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Most of us are staying home or limiting where and when we go out.
This is an important part of caring about each other and joining together to limit spread of Covid-19 and its harrowing toll of sickness and death. Life as we knew it is suspended for a while. There is much uncertainty about when things will return to any semblance of normal. We’re not able to see our family and friends face-to-face. We keep in touch by social media and phones. Many of us are expanding our comfort with virtual interactions and learning new tricks.
As an author, this “stay at home, stop the spread” reality is both familiar and oddly unsettling. It’s familiar since I already stay home a lot, especially since I’m retired (from a day job) and don’t need to go anywhere regularly. Many of my days were already spent facing my computer screen, doing research and writing. Days could pass without going out anywhere. But when I felt the need to take a break, get some physical activity, go shopping, or socialize with friends, these options were available.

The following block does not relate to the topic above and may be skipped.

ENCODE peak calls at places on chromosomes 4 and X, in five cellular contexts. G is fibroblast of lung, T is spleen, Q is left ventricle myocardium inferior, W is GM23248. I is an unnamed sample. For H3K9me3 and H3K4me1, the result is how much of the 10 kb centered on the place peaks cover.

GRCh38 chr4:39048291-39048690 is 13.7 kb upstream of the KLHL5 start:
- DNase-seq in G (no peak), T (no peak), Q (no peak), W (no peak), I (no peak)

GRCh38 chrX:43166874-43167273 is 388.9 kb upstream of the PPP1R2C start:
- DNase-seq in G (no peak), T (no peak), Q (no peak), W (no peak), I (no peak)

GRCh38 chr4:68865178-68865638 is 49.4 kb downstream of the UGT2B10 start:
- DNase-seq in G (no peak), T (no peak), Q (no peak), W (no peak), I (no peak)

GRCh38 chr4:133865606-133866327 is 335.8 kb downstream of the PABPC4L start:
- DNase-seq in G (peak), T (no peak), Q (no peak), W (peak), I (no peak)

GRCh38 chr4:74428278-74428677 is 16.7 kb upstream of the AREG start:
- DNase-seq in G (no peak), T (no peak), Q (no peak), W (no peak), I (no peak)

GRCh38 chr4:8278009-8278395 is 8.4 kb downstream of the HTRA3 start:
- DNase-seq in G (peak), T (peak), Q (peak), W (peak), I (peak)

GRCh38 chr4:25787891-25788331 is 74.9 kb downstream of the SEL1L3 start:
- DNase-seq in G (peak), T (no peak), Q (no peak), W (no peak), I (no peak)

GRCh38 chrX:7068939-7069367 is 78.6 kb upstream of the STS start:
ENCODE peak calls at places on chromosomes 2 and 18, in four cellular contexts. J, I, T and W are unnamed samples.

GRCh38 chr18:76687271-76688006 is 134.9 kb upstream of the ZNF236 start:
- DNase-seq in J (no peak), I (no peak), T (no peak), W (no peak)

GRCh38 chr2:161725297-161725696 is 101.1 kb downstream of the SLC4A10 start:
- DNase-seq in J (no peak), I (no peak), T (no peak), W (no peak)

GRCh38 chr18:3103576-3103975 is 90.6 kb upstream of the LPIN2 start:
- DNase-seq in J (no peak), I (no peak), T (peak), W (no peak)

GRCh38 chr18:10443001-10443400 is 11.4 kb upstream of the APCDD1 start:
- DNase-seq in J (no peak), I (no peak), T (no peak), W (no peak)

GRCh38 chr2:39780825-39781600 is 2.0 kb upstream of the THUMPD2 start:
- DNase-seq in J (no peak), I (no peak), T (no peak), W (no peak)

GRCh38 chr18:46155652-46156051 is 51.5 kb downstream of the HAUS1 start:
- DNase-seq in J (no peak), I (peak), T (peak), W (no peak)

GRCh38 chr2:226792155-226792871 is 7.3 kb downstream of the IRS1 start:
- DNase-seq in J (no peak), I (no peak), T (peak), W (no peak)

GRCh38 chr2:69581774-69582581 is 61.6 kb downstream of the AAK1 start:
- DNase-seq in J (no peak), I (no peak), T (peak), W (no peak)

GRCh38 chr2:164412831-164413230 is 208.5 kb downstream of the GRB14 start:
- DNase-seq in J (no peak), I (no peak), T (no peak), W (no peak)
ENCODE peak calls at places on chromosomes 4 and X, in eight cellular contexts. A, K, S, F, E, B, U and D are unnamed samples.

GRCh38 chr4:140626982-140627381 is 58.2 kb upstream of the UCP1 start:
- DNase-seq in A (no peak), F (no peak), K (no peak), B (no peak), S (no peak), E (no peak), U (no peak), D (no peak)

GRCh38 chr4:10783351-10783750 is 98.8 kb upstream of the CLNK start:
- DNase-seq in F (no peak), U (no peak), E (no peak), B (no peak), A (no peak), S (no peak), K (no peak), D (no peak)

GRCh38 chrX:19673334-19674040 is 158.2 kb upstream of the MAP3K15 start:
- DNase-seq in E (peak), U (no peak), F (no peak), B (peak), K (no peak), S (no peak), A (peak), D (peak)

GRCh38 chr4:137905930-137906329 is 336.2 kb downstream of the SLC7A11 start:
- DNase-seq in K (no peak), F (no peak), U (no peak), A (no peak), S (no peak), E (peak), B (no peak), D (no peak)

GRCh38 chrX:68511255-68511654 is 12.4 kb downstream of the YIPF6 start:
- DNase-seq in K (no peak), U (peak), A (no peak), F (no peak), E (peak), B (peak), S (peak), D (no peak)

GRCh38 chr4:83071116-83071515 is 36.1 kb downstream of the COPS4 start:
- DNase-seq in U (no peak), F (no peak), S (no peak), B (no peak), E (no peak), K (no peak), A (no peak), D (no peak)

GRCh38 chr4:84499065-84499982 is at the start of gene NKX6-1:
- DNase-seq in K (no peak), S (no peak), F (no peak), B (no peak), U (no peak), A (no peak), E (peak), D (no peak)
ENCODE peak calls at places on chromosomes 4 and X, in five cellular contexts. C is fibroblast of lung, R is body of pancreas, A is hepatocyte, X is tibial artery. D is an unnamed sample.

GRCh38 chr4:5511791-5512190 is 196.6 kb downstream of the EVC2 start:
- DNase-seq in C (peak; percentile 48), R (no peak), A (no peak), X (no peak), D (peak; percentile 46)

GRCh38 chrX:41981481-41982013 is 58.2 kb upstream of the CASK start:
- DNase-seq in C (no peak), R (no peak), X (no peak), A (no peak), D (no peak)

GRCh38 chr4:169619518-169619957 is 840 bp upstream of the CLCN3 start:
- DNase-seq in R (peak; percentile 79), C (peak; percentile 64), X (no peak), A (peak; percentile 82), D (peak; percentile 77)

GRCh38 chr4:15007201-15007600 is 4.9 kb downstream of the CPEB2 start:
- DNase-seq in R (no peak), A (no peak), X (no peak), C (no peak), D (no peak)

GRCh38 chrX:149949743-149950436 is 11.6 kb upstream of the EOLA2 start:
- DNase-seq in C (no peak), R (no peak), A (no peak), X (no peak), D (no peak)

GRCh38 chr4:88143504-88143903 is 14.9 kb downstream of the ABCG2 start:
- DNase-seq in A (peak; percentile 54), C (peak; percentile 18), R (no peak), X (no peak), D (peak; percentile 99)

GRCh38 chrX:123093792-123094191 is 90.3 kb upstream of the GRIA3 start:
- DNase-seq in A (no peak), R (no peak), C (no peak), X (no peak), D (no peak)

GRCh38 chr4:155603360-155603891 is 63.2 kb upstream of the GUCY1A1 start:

Now they are not. For physical activity, I can take a walk being careful not to approach any other walker closer than six feet. I can do yoga or calisthenics at home—you know just how much appeal that has. For socializing, I can call people or engage in online messaging. That’s OK but not nearly the same as in person discussions. I can do some shopping, but need to put in an online order, hoping what I want is in stock, and set a time for pickup where the clerk puts the groceries inside the trunk. Or else, have things I’ve ordered online dropped off on the porch.
Brave New World indeed!
Now you’d think that an author forced to stay at home would become wildly productive. You envision authors glued to their computers, keying out thousands of words. That new project should be a breeze with so much time. Take on new challenges and spiff up all your social media platforms. Finish those stories. Write amazing blogposts. Submit to awards and contests. Write book reviews by the dozens.